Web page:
Q: "I go to the gym. Do I need a sports drink during and/or after my workout?"
A: Senior nutritionist Rose Carr responds:
Probably not. If your workout is less than an hour long, or longer but at a low intensity, there's little to be gained from drinking a sports drink over plain water from the tap. Four to eight per cent carbohydrate in a sports drink helps water absorption in the gut, and the sodium improves flavour and water absorption, as well as stimulating thirst so you drink more. Sports drinks are great for endurance sports or high intensity workouts, but can add unnecessary kilojoules and expense for shorter or less intense workouts.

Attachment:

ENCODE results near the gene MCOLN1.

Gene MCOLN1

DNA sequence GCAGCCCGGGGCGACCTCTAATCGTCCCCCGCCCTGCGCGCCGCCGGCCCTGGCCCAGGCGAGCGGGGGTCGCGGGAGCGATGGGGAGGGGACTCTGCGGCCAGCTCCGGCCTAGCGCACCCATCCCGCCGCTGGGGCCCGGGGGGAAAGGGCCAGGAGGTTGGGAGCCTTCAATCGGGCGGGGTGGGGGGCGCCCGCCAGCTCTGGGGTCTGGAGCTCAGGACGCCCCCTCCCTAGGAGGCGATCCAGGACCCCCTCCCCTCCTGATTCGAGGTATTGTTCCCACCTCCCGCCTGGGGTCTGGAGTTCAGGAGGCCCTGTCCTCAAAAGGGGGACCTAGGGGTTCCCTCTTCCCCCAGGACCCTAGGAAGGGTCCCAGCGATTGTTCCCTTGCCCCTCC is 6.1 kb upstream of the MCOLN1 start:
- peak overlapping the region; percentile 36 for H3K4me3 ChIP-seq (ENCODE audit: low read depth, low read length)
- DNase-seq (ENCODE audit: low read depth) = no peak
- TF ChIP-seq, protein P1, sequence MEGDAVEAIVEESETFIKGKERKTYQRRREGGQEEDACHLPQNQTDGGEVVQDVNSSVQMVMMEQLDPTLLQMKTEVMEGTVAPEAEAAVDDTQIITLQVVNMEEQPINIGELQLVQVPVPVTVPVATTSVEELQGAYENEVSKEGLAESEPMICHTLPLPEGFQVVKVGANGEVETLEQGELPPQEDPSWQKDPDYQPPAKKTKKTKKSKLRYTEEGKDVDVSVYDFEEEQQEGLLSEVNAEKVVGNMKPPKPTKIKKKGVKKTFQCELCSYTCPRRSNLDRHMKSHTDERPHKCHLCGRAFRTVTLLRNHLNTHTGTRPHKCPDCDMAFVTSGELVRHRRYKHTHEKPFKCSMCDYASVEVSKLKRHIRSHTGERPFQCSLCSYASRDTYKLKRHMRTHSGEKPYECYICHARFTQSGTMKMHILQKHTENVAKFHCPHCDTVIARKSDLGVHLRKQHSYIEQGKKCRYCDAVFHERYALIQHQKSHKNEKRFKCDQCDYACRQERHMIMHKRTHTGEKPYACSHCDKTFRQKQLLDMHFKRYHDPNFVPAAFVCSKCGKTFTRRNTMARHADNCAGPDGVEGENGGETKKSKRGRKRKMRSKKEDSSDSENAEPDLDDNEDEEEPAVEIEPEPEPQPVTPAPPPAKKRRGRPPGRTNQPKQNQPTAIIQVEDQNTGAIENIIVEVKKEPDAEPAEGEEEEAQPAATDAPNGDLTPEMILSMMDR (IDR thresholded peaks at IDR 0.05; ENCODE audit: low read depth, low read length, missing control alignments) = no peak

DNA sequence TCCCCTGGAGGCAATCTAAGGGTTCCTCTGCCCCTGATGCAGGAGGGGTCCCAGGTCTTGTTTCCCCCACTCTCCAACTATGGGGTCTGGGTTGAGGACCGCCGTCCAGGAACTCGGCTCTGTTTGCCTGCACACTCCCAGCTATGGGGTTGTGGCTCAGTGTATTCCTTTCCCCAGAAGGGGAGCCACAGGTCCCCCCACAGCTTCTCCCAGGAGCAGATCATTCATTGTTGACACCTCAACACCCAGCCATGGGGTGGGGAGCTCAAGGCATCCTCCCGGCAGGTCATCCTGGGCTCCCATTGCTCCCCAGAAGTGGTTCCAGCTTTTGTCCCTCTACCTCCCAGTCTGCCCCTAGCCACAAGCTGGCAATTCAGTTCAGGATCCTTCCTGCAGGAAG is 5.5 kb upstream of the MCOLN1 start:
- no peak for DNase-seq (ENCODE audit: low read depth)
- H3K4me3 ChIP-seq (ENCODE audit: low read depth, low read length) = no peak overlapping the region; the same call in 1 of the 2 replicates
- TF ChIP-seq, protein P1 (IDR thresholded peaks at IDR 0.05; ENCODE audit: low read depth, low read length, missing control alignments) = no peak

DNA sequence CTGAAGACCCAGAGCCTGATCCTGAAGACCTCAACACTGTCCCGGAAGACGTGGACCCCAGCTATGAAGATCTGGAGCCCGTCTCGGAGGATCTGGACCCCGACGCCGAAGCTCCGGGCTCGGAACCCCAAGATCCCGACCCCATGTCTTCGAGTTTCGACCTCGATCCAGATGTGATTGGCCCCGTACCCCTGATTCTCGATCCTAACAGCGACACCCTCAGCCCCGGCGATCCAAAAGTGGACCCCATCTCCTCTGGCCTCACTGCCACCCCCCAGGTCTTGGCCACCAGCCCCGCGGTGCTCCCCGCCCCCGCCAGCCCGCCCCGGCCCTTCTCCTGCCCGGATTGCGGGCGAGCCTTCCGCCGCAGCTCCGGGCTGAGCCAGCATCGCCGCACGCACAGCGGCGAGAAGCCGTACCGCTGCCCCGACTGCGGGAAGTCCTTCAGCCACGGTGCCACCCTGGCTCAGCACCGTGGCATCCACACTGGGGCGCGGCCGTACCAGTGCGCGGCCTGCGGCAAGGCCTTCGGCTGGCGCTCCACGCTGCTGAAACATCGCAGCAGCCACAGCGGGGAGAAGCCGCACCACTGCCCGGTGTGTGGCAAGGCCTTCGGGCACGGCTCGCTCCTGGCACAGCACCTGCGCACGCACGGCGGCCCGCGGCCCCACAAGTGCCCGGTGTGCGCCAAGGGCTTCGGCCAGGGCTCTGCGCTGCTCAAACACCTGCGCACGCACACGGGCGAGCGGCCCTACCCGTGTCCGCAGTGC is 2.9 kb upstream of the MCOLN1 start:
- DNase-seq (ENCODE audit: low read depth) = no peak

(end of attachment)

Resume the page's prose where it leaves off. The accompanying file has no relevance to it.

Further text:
Losing body water can cause headaches and affect concentration, so it's important to get enough water (from various drinks as well as foods) to get the best out of your workout and working day. If you're not sure how much fluid you need, there are two ways to monitor this. One is to check the colour of your urine: if it's pale or almost clear, you're getting enough fluid. However, if your urine is darker, you need more fluid. You can also weigh yourself before and after a workout. Losing one kilo during exercise is equivalent to losing nearly one litre of fluid through sweating which has not been replaced by drinking. (Note that a weight gain indicates over-hydration which is also not advised and potentially harmful). Remember that your fluid needs will vary depending on the intensity and length of your exercise and will change from winter to summer.